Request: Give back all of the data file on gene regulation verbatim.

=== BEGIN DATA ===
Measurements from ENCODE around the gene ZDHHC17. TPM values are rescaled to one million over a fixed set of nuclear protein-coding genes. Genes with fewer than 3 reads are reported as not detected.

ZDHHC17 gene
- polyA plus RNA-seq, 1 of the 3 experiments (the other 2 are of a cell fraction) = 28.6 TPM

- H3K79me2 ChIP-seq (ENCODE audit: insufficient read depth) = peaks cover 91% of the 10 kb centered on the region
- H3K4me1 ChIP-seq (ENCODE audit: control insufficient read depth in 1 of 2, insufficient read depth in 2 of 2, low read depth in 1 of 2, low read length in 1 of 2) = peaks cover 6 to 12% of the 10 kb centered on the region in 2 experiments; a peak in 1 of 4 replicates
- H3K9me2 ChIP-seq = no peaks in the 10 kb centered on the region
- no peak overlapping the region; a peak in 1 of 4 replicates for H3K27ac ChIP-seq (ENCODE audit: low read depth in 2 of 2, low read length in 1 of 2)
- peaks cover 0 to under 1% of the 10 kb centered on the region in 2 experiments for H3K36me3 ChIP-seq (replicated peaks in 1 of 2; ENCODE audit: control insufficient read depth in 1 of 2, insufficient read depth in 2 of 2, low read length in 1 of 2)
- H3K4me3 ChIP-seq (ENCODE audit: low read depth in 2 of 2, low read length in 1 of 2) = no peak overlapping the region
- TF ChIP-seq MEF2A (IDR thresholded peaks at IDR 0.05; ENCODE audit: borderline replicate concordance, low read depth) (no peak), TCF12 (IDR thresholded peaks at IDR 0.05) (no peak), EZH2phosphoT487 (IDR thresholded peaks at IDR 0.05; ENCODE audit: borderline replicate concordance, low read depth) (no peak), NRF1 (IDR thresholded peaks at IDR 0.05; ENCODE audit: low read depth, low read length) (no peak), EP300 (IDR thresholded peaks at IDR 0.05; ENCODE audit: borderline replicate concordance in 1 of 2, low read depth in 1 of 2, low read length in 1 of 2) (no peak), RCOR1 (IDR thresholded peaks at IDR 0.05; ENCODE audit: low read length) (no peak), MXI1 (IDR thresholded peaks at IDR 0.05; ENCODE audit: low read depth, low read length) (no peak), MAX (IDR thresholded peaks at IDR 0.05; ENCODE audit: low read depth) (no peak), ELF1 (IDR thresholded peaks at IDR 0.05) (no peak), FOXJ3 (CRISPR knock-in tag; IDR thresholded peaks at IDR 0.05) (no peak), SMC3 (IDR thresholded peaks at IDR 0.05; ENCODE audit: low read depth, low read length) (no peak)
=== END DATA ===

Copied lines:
Measurements from ENCODE around the gene ZDHHC17. TPM values are rescaled to one million over a fixed set of nuclear protein-coding genes. Genes with fewer than 3 reads are reported as not detected.

ZDHHC17 gene
- polyA plus RNA-seq, 1 of the 3 experiments (the other 2 are of a cell fraction) = 28.6 TPM

- H3K79me2 ChIP-seq (ENCODE audit: insufficient read depth) = peaks cover 91% of the 10 kb centered on the region
- H3K4me1 ChIP-seq (ENCODE audit: control insufficient read depth in 1 of 2, insufficient read depth in 2 of 2, low read depth in 1 of 2, low read length in 1 of 2) = peaks cover 6 to 12% of the 10 kb centered on the region in 2 experiments; a peak in 1 of 4 replicates
- H3K9me2 ChIP-seq = no peaks in the 10 kb centered on the region
- no peak overlapping the region; a peak in 1 of 4 replicates for H3K27ac ChIP-seq (ENCODE audit: low read depth in 2 of 2, low read length in 1 of 2)
- peaks cover 0 to under 1% of the 10 kb centered on the region in 2 experiments for H3K36me3 ChIP-seq (replicated peaks in 1 of 2; ENCODE audit: control insufficient read depth in 1 of 2, insufficient read depth in 2 of 2, low read length in 1 of 2)
- H3K4me3 ChIP-seq (ENCODE audit: low read depth in 2 of 2, low read length in 1 of 2) = no peak overlapping the region
- TF ChIP-seq MEF2A (IDR thresholded peaks at IDR 0.05; ENCODE audit: borderline replicate concordance, low read depth) (no peak), TCF12 (IDR thresholded peaks at IDR 0.05) (no peak), EZH2phosphoT487 (IDR thresholded peaks at IDR 0.05; ENCODE audit: borderline replicate concordance, low read depth) (no peak), NRF1 (IDR thresholded peaks at IDR 0.05; ENCODE audit: low read depth, low read length) (no peak), EP300 (IDR thresholded peaks at IDR 0.05; ENCODE audit: borderline replicate concordance in 1 of 2, low read depth in 1 of 2, low read length in 1 of 2) (no peak), RCOR1 (IDR thresholded peaks at IDR 0.05; ENCODE audit: low read length) (no peak), MXI1 (IDR thresholded peaks at IDR 0.05; ENCODE audit: low read depth, low read length) (no peak), MAX (IDR thresholded peaks at IDR 0.05; ENCODE audit: low read depth) (no peak), ELF1 (IDR thresholded peaks at IDR 0.05) (no peak), FOXJ3 (CRISPR knock-in tag; IDR thresholded peaks at IDR 0.05) (no peak), SMC3 (IDR thresholded peaks at IDR 0.05; ENCODE audit: low read depth, low read length) (no peak)